I'm trying to master how APT pinning works under Debian, but I'm having a hard time grasping how it resolves priorities.

I have a source.list file that has the following entries in this exact order:

deb <repository> stretch main
deb <repository> testing main
deb <repository> unstable main

The following repository contains these packages per branch:

  • stretch contains the package dependency version 1.0;
  • testing contains the package dependency version 2.0;
  • unstable contains the packages program and dependency version 2.0;

The package program depends on dependency version 2.0.

I need to install the package program, but I want to install as few packages as possible from unstable, so I create the following preferences file to pin this branch:

Package: *
Pin: release a=unstable
Pin-Priority: -1

If I understand correctly how it works, it should install packages from unstable only when I explicitly tell APT to.

I also create a apt.conf file to ensure the stable branch is the default:

APT::Default-Release "stable";

After running the command apt-get update, the branches should have the following priorities:

stable: 990
testing: 500
unstable: -1

Now I want to install the package program, to do so, I run the following command:

apt-get install -t unstable program

So now my question is, from which branch will APT pull the package dependency version 2.0? As both testing and unstable have the same version of the package, which one will get picked?

If I understand correctly, APT with the -t unstable option, will set a 990 priority to the packages belonging to unstable, but from what I've experienced, it pulls it from testing.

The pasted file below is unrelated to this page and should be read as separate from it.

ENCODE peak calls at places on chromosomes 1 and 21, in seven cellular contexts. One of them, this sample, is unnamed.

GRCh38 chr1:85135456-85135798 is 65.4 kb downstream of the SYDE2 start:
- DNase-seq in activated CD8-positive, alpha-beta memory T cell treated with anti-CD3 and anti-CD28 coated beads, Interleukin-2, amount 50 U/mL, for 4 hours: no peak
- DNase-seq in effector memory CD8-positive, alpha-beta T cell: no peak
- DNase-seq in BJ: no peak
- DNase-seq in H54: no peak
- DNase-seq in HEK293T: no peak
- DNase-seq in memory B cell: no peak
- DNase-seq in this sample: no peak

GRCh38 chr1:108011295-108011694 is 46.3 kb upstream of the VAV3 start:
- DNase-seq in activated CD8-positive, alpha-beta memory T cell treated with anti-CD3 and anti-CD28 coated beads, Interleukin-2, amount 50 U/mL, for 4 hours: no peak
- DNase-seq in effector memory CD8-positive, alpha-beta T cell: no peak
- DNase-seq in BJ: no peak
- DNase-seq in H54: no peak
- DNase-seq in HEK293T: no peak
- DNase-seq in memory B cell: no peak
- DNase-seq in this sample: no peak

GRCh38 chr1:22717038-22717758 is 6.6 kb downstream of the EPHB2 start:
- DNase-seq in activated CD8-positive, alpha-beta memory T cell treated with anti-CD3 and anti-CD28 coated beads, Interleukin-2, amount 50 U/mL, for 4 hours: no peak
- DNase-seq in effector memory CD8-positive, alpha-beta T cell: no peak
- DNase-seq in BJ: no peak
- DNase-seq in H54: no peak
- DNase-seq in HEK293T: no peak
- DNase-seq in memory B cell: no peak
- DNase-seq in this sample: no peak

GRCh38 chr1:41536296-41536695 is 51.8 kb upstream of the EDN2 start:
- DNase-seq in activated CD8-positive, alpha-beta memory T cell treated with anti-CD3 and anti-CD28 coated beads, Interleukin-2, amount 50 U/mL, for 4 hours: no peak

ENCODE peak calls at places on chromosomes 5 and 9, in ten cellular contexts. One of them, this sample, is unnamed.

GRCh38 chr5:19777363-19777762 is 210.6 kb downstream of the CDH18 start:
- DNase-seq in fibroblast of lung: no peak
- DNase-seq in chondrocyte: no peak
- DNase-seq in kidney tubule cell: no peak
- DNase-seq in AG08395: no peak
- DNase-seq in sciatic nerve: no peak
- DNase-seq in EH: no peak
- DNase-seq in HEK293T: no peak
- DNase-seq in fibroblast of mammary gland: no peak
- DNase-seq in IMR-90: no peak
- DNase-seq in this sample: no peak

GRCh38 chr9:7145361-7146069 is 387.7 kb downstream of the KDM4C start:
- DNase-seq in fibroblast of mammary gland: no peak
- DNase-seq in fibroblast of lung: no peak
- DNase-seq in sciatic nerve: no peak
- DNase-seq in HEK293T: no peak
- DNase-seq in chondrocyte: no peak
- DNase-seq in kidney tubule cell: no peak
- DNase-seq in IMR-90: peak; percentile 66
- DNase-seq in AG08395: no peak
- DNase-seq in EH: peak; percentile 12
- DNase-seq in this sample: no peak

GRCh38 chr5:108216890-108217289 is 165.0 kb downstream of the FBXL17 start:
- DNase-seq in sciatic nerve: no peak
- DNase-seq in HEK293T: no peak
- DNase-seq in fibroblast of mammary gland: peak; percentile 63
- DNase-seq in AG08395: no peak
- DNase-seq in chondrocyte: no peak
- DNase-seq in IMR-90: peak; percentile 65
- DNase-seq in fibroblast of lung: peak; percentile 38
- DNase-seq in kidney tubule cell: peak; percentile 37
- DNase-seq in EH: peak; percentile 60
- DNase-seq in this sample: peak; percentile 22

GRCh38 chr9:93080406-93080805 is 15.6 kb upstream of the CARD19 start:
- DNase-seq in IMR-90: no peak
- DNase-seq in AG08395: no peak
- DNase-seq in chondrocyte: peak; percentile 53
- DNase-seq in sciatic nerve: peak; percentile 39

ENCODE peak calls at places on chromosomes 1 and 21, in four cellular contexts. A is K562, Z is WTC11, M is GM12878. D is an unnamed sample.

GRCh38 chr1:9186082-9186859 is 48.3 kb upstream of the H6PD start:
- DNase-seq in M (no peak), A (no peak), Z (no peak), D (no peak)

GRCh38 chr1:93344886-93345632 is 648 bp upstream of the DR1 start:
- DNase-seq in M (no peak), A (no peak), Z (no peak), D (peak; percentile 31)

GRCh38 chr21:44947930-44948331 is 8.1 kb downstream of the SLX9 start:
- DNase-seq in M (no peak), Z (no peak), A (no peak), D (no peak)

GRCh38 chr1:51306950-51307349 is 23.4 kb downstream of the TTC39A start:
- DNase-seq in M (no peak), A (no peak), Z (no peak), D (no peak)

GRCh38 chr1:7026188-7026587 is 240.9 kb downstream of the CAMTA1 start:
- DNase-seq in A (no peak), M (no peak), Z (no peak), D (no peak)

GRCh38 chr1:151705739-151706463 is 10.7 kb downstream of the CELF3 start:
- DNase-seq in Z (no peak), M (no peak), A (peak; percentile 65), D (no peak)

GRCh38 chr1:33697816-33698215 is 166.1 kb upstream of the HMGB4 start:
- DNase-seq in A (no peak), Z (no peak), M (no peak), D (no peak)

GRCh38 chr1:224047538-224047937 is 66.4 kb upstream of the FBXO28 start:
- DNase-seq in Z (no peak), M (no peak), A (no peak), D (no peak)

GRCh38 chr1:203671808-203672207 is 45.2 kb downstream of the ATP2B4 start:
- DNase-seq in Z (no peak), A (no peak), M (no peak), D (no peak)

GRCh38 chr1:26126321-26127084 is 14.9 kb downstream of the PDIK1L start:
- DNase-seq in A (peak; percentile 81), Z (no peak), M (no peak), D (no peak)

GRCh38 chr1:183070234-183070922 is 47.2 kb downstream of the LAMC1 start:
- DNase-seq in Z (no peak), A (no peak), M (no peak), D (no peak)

So why does APT pulls packages from testing that has a priority of 500 while unstable as its set to 990? Also, what would be the optimal way to install as few packages as possible from unstable?

  • 1
    If the version is the same, then the file is the same also. Apt chooses the fastest or the 1st defined mirror, but the url of the downloaded file is the same. Check it yourself. Debian repositories doesn't store two identical files/version of a package due to disk space issues. Nov 13, 2018 at 22:50

1 Answer 1


This is explained in the apt_preferences manpage:

Several versions of a package may be available for installation when the sources.list(5) file contains references to more than one distribution (for example, stable and testing). APT assigns a priority to each version that is available. Subject to dependency constraints, apt-get selects the version with the highest priority for installation. The APT preferences override the priorities that APT assigns to package versions by default, thus giving the user control over which one is selected for installation.

Several instances of the same version of a package may be available when the sources.list(5) file contains references to more than one source. In this case apt-get downloads the instance listed earliest in the sources.list(5) file. The APT preferences do not affect the choice of instance, only the choice of version.

Priorities only determine which version (as specified by the version number) of a package is installed. Once that’s determined, the first available package repository is used to download it.

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